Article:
Synpromics Ltd is pleased to announce a new collaboration with UCL to generate a range of synthetic gene promoters for the central nervous system (CNS), to develop a gene therapy for Parkinson’s disease.
The joint project will see the company develop novel gene promoters that specifically control the expression of therapeutic genes in different sub-populations of neurones. In the first instance, UCL will use these new gene switches to develop a gene therapy-based approach for the treatment of Young-Onset Parkinson’s disease.
Commenting on the collaboration, Dr Michael Roberts, Founder and Chief Scientific Officer of Synpromics stated: “Tightly controlling the therapeutic gene is an essential element in the development of any successful gene therapy and Synpromics’ technology offers the best means to achieve that control. This collaboration will allow the company to develop a gene therapy approach for a largely unmet clinical need, where tight gene control is an absolute requirement. It also gives us the opportunity to work with UCL, one of the few world-leading institutions actively developing novel gene-based therapies.”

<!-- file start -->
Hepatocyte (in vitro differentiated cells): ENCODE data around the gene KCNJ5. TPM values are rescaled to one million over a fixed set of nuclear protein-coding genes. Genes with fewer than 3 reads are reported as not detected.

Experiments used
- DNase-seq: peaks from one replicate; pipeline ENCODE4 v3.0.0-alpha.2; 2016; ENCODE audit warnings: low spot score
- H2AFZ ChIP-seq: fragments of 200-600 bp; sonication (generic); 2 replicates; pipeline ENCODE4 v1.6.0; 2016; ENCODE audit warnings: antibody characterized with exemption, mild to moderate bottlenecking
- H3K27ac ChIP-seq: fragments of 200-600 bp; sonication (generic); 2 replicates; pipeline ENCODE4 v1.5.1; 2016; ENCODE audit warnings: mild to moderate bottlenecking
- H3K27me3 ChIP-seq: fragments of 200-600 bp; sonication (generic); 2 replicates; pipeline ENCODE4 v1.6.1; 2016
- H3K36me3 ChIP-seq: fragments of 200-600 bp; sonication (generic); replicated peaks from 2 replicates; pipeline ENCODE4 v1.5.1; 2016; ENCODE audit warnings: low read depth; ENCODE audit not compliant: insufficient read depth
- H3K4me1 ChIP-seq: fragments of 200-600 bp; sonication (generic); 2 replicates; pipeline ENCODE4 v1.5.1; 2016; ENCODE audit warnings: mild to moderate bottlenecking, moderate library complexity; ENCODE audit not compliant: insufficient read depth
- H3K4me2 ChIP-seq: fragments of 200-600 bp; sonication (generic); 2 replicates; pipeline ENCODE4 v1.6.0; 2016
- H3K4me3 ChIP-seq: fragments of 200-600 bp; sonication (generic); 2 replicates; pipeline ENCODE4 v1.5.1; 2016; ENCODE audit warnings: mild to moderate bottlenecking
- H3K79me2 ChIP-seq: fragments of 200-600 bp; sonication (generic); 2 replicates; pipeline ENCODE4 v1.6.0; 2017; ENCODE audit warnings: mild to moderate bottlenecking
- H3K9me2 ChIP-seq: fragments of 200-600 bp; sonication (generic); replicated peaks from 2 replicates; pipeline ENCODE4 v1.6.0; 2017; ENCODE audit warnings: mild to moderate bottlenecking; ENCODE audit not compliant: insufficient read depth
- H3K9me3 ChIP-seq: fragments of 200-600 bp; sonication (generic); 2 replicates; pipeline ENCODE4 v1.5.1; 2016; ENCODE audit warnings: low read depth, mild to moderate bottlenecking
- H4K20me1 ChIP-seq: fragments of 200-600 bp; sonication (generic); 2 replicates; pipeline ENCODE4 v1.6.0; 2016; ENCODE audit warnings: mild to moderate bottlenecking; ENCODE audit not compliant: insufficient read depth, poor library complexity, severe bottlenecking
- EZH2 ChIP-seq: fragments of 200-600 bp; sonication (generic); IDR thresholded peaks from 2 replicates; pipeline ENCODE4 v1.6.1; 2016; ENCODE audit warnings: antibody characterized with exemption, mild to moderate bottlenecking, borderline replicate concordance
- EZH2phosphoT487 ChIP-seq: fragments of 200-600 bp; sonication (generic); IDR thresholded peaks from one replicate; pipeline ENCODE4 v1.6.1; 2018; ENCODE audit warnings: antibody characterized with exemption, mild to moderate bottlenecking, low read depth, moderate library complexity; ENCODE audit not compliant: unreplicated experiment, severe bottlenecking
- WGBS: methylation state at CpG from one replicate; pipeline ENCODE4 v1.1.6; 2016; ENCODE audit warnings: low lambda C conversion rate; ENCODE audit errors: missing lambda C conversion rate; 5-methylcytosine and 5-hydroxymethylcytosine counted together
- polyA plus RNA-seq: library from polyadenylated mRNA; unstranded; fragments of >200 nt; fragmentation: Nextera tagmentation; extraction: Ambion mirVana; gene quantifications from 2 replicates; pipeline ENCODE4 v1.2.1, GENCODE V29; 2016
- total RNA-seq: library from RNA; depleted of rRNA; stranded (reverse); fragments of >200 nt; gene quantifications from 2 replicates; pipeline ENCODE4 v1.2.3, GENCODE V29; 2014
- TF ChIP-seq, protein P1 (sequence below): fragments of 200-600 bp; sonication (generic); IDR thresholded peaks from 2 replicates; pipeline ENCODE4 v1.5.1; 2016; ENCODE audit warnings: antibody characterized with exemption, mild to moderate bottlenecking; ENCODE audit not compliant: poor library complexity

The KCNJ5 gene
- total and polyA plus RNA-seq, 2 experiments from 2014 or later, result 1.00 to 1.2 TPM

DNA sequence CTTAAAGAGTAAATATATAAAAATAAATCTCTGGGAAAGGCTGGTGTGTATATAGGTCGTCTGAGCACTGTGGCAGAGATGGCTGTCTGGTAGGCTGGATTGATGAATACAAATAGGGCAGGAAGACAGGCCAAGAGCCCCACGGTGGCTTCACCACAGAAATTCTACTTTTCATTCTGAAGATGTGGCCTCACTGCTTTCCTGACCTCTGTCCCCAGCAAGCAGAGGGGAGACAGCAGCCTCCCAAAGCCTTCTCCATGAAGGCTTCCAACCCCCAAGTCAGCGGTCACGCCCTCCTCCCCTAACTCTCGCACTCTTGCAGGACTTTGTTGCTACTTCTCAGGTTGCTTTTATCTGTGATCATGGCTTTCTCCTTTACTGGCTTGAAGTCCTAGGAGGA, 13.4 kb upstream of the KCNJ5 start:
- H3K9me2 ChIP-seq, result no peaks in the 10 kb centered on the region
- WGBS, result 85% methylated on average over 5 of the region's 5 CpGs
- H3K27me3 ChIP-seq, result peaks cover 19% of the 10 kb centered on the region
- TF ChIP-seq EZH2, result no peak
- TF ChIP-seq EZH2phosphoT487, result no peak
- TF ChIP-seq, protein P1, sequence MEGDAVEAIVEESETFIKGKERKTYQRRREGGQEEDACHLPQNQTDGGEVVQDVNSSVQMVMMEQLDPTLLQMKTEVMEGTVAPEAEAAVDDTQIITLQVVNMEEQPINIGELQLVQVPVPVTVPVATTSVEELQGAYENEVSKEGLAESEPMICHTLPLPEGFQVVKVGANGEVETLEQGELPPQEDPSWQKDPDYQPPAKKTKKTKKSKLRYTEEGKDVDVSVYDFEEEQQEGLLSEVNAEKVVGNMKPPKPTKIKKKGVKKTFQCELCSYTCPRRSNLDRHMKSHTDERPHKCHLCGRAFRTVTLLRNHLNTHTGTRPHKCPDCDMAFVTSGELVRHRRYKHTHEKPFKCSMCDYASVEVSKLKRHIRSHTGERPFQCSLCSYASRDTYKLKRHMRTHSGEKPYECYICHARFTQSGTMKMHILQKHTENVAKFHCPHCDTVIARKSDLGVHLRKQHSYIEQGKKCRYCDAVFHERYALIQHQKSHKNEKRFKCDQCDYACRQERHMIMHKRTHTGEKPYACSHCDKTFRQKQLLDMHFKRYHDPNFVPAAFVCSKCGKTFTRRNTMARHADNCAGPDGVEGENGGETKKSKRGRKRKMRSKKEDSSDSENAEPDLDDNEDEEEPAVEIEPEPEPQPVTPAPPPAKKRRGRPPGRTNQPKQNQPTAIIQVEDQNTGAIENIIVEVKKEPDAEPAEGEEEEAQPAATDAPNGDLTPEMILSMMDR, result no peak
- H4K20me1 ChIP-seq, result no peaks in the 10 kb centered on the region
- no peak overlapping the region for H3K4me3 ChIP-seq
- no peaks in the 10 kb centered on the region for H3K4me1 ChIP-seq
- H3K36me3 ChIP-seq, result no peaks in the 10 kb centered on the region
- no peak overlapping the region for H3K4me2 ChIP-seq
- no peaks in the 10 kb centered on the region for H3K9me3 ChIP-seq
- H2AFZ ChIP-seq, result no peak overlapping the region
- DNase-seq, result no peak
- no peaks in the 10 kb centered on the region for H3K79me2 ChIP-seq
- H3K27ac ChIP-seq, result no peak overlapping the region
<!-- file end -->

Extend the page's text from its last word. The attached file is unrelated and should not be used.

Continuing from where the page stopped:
The collaboration is expected to last over 24 months with work being split equally between the two partners.
“We are delighted to be working with the leaders in gene control, Synpromics Ltd, to develop gene therapy for Young-Onset Parkinson’s disease. Parkinson’s is the second most common untreatable progressive brain disease and novel therapeutic approaches are required. This collaboration allows us to develop tailor-made gene therapy vectors for untreatable brain disorders,” said Dr Simon Waddington (UCL Institute for Women’s Health).
Synpromics continues to drive forward with the development of its innovative approach to better control of gene function with this strategic move into CNS applications. This adds to the work already done in liver and muscle and the company’s proprietary inducible promoter platform. Synpromics works with leading clinicians focused on trying to develop cures for genetic diseases with significant unmet need, enabled by its innovative gene control technology, to improve human health.